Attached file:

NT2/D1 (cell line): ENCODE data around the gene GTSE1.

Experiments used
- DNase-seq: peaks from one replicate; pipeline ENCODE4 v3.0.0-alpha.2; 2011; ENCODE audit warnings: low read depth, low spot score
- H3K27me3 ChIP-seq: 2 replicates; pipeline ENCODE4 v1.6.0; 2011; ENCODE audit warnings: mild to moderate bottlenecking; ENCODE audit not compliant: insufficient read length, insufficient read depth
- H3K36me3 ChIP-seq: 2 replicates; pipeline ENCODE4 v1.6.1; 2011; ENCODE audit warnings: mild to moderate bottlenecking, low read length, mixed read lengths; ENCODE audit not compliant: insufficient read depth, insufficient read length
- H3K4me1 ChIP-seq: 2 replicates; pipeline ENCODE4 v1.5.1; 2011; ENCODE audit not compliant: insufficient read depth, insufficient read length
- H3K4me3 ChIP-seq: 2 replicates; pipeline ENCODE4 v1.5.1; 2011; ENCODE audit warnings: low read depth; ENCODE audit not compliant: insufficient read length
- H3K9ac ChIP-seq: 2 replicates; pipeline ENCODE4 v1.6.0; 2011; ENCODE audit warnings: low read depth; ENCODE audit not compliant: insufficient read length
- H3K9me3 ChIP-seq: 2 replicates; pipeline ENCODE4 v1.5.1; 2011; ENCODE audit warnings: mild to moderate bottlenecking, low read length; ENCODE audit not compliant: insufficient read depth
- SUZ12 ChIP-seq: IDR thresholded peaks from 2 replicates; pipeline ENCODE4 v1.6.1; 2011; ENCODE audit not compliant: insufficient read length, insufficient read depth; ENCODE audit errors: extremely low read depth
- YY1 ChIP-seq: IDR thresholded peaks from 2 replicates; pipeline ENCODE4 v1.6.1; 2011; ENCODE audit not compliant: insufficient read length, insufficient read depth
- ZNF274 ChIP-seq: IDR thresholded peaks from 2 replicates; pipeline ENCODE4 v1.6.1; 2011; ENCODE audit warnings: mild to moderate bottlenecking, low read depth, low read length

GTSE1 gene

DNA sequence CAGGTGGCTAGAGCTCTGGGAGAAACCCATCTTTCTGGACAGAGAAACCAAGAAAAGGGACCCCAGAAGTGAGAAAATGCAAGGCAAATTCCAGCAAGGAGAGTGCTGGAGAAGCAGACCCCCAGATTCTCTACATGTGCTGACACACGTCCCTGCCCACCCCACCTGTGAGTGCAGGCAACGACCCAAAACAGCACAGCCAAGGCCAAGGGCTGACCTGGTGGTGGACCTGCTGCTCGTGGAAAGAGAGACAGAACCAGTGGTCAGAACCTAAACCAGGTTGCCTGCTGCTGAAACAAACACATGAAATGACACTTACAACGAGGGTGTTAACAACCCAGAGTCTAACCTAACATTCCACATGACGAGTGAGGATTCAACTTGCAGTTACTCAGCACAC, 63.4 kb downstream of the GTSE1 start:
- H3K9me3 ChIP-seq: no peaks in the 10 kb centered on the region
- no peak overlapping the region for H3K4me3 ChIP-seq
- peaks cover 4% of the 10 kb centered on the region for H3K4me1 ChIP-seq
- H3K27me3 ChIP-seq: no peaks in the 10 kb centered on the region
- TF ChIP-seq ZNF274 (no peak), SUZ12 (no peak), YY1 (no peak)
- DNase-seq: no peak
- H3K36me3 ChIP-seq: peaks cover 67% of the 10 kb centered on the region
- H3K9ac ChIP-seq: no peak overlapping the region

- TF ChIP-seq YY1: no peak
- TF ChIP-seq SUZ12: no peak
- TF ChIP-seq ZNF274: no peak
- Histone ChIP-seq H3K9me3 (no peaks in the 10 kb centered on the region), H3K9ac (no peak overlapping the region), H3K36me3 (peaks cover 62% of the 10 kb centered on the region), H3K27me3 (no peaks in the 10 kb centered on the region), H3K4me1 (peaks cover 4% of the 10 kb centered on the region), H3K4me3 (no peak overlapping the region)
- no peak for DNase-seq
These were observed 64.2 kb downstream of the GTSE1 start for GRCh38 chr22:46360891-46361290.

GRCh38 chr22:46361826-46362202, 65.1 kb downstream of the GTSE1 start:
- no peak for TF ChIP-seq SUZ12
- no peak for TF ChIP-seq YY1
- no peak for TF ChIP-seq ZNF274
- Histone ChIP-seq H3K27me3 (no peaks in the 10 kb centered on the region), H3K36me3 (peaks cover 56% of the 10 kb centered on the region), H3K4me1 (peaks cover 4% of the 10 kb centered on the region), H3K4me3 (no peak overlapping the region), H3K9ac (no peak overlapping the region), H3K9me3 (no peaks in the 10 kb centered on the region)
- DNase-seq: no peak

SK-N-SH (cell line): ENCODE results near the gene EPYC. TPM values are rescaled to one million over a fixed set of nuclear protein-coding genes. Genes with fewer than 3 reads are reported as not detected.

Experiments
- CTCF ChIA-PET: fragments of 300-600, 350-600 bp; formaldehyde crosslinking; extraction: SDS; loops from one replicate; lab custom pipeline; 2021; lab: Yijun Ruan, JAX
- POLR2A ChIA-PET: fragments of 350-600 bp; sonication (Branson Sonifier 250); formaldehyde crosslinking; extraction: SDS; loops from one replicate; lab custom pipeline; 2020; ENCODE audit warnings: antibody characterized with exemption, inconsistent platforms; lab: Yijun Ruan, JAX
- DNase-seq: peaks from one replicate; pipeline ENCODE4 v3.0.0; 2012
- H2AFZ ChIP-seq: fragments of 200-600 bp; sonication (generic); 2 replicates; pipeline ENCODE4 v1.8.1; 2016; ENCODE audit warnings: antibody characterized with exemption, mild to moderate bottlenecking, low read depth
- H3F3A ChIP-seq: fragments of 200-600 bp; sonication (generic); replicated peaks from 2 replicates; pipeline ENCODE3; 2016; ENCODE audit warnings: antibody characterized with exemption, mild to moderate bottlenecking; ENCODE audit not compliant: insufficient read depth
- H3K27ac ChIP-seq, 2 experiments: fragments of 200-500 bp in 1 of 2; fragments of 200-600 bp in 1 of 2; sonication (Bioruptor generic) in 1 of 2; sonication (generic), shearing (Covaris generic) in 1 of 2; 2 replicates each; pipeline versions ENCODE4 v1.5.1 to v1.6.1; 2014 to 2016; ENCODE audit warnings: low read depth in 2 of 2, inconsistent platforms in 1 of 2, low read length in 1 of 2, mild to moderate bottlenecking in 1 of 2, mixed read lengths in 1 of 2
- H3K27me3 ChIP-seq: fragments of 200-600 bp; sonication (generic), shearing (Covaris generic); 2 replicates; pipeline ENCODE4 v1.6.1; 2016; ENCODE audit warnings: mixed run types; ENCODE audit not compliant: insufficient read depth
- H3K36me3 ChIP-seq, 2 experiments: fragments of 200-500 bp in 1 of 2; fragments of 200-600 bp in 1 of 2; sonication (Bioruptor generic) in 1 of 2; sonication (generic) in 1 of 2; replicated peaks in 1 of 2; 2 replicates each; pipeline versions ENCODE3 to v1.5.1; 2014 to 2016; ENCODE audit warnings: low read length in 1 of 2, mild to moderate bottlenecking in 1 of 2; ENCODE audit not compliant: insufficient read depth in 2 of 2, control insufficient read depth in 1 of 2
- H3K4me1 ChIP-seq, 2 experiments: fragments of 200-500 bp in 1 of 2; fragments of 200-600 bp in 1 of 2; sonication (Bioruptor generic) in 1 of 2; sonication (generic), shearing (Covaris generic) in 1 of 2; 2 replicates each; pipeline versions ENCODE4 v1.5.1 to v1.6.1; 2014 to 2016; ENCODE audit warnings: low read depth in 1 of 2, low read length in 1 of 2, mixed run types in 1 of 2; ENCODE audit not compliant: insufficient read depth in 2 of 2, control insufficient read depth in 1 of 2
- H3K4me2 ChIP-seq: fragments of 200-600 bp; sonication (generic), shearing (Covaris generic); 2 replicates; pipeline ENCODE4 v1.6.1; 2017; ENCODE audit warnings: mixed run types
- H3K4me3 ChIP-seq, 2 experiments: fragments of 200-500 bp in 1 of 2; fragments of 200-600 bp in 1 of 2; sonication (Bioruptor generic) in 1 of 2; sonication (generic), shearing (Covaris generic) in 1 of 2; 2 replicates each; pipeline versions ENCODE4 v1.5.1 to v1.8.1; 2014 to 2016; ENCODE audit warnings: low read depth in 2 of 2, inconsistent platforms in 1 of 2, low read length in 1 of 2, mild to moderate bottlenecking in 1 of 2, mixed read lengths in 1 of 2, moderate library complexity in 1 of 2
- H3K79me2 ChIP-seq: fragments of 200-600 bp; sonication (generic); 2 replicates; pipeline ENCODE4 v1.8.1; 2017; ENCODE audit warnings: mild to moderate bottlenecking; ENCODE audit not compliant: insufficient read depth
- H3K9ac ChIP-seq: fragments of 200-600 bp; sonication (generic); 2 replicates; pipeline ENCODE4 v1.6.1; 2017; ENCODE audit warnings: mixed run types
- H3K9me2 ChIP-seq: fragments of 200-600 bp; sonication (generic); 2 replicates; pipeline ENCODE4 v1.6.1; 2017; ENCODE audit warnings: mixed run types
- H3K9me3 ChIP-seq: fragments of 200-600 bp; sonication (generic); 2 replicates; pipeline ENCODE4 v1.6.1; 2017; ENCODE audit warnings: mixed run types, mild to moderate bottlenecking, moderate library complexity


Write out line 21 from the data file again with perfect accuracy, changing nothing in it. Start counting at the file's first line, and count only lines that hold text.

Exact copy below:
- H3K36me3 ChIP-seq: peaks cover 67% of the 10 kb centered on the region